Control Systems/Realizations< Control Systems
Realization is the process of taking a mathematical model of a system (either in the Laplace domain or the State-Space domain), and creating a physical system. Some systems are not realizable.
An important point to keep in mind is that the Laplace domain representation, and the state-space representations are equivalent, and both representations describe the same physical systems. We want, therefore, a way to convert between the two representations, because each one is well suited for particular methods of analysis.
The state-space representation, for instance, is preferable when it comes time to move the system design from the drawing board to a constructed physical device. For that reason, we call the process of converting a system from the Laplace representation to the state-space representation "realization".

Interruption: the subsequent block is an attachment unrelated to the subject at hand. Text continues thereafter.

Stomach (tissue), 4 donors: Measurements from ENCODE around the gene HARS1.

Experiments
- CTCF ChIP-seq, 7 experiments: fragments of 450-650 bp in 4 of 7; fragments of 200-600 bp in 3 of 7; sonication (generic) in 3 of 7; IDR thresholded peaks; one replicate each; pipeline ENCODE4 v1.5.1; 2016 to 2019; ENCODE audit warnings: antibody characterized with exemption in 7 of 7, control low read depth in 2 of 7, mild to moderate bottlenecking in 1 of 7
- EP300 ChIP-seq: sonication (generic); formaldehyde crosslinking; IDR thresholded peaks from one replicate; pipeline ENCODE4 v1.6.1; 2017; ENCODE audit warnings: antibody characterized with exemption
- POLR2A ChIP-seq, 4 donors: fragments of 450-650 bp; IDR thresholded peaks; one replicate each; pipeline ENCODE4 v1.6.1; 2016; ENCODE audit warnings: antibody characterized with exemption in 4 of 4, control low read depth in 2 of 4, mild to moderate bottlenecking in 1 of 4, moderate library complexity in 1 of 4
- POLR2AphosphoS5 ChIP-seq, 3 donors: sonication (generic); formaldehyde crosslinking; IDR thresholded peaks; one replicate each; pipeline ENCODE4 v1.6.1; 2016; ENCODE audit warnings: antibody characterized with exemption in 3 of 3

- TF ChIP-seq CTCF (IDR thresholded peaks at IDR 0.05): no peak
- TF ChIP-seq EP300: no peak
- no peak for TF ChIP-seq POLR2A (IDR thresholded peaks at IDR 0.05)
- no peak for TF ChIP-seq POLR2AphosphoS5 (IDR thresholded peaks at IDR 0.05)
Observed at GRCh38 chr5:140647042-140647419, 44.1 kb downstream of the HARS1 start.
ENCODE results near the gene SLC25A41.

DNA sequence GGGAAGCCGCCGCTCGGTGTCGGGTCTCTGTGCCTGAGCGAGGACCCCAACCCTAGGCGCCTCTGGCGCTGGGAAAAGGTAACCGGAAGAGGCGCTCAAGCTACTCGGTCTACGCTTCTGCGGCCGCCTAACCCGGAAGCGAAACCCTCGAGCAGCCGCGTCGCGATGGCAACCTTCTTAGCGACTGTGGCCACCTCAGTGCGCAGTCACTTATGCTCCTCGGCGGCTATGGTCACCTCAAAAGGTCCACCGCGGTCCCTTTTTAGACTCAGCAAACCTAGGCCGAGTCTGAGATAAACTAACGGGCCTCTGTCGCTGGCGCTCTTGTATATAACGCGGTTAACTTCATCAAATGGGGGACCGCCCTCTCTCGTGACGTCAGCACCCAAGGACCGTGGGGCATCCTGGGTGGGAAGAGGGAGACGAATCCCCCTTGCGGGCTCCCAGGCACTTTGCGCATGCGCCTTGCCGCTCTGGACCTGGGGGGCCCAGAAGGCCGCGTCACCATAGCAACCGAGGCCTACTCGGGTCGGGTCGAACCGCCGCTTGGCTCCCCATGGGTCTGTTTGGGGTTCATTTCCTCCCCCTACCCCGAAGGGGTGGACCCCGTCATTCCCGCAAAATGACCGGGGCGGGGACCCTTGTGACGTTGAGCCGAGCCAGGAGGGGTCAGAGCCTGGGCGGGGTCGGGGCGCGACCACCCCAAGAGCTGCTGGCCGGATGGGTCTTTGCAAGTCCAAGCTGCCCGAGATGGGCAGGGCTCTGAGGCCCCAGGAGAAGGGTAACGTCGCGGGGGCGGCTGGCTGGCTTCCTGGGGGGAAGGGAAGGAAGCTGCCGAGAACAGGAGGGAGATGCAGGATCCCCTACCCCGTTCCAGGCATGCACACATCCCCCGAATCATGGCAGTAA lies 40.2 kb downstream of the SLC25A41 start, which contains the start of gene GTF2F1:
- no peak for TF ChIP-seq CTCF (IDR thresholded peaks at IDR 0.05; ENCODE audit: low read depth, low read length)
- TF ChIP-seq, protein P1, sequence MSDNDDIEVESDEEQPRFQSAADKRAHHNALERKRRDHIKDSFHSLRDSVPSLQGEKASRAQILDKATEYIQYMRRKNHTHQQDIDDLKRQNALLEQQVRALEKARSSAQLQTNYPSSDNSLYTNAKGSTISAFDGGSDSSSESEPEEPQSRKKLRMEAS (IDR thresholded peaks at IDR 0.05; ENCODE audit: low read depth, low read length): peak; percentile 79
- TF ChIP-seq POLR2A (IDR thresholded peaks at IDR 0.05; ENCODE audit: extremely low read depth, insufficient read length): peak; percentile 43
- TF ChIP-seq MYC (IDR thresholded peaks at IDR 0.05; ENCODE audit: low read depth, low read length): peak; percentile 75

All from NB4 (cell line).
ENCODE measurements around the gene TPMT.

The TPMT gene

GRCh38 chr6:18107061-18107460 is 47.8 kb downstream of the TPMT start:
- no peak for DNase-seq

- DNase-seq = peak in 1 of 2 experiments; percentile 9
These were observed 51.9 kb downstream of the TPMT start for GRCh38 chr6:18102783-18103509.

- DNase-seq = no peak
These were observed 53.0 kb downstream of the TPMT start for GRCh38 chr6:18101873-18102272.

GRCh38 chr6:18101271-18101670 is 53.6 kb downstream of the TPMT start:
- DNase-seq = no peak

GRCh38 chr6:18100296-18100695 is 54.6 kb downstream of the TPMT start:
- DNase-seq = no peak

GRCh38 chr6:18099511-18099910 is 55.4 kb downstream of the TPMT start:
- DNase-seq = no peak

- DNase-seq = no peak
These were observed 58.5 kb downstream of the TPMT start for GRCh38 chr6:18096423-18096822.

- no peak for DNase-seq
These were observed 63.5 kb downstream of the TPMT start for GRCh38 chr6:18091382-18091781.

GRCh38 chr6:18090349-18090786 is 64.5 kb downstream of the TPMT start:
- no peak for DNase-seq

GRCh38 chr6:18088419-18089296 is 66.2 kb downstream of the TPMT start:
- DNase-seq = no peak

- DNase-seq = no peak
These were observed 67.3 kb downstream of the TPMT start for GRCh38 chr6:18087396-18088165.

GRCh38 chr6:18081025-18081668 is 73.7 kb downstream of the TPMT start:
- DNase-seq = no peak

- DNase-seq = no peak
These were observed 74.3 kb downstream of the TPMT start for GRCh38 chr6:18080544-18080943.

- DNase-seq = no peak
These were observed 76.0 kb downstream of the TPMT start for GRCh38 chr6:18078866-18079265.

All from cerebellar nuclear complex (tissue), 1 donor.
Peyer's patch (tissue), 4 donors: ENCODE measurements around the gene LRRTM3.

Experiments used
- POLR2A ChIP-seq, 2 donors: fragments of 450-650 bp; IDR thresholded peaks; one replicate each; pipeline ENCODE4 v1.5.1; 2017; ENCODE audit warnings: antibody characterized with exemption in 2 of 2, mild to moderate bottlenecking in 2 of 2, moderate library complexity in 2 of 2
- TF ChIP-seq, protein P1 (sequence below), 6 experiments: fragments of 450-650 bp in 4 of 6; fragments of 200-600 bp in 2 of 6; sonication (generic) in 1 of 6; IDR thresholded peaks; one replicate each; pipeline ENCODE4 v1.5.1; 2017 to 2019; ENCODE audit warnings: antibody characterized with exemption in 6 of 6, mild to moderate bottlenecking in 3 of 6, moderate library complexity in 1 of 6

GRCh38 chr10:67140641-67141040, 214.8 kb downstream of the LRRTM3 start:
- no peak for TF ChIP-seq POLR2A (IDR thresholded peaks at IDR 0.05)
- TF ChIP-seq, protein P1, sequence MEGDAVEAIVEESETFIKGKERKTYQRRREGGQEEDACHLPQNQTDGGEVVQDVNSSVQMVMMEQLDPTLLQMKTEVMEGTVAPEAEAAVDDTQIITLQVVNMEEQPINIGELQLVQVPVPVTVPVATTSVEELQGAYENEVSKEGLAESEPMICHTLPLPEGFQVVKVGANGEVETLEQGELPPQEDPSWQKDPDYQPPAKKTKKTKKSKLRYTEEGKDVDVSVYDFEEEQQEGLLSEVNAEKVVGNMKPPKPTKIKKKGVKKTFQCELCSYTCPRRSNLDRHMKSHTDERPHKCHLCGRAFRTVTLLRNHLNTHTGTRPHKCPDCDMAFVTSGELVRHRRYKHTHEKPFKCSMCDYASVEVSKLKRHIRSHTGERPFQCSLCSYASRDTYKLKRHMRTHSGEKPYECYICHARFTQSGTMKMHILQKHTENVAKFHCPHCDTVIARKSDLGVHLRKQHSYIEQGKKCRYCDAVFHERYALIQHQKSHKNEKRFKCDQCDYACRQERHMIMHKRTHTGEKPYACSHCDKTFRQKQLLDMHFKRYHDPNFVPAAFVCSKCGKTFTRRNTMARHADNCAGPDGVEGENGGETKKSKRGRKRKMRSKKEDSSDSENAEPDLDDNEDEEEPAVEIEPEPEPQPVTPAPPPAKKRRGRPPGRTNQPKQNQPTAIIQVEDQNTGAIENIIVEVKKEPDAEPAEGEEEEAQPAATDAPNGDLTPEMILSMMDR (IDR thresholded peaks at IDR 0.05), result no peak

Discrete systems G(z) are also realizable if these conditions are satisfied.
- A transfer function G(s) is realizable if and only if the system can be described by a finite-dimensional state-space equation.
- (A B C D), an ordered set of the four system matrices, is called a realization of the system G(s). If the system can be expressed as such an ordered quadruple, the system is realizable.
- A system G is realizable if and only if the transfer matrix G(s) is a proper rational matrix. In other words, every entry in the matrix G(s) (only 1 for SISO systems) is a rational polynomial, and if the degree of the denominator is higher or equal to the degree of the numerator.
We've already covered the method for realizing a SISO system, the remainder of this chapter will talk about the general method of realizing a MIMO system.
Realizing the Transfer MatrixEdit
We can decompose a transfer matrix G(s) into a strictly proper transfer matrix:
Where Gsp(s) is a strictly proper transfer matrix. Also, we can use this to find the value of our D matrix:
We can define d(s) to be the lowest common denominator polynomial of all the entries in G(s):
Then we can define Gsp as:
And the Ni are p × q constant matrices.
If we remember our method for converting a transfer function to a state-space equation, we can follow the same general method, except that the new matrix A will be a block matrix, where each block is the size of the transfer matrix: